Chapter 13 Bankruptcy Basics

Chapter 13 bankruptcies are a re-payment program that is administered through the Federal Court System. Chapter 13 bankruptcies take between 3-5 years to complete. During the life of the Chapter 13 Plan, some debts will be paid in full while other debts are paid merely a percentage with their remaining balances being discharged after the plan has been successfully completed.

There are four main types of debts in Chapter 13 bankruptcies:

Class 1 debts consist of trustees’ fees, attorneys’ fees and other fees associated with the administration of the case. These are referred to as priority debts. Priority creditors belonging to this class of debt would include federal and state taxes, property taxes, debts owed to governmental units, child support and student loan debts. All priority debts are paid back at 100% through the life of a plan. The exception to this rule is student loan debt. Student loans are treated as a class 4 debt and their balances remain intact after the plan is completed.

Class 2 debts consist of arrears on secured debts. Most commonly these arrears are found in the financing of homes and cars. If a client has missed payments on their home or vehicle, they can spread out those missed payments over the months of their plan. This could be extended up to 60 months.

Class 3 consists of secured debts receiving other types of treatments. In some cases a 2 year car note can be extended over 60 months to lessen the monthly payment. In what is called redemption, secured debts can be paid off for the value of the vehicle over a period of up to 60 months as opposed to the amount owed on the financing note.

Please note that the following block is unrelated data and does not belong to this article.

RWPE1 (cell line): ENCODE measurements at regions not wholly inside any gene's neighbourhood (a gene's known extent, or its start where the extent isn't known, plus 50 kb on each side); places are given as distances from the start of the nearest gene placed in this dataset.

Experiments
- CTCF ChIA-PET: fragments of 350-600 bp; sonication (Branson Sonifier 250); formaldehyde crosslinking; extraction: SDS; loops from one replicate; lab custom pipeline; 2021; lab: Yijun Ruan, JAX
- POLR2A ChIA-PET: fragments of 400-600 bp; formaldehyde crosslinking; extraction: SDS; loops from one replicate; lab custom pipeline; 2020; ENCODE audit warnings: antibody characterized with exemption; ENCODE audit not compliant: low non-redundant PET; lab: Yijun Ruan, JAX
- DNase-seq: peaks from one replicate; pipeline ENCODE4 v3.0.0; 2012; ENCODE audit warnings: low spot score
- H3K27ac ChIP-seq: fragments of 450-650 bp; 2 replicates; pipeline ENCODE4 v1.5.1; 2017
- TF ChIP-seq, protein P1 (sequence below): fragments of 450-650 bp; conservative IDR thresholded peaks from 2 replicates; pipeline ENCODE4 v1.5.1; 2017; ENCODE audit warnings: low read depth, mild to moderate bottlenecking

Class 4 creditors, or class 4 debts, consist of everyone else. Most commonly these are credit cards, line of credits, doctors, lawyers, medical bills, old apartment debts, deficiencies on repossessed vehicles, deficiencies on foreclosed homes and any other type of unsecured revolving debt account. Once classes 1, 2 and 3 debts have been satisfied by monies paid into the plan by debtor, all monies left over are divided equally and shared amongst the class 4 creditors. As such, only a certain percentage of the class 4 debts are paid. The remaining balances, after the plan when successfully completed, will be discharged. The discharge in a Chapter 13 bankruptcy is very similar to the discharge received in a Chapter 7 bankruptcy. The main difference is that the Chapter 13 discharge only occurs after the Chapter 13 plan has been successfully completed.

Prerequisites

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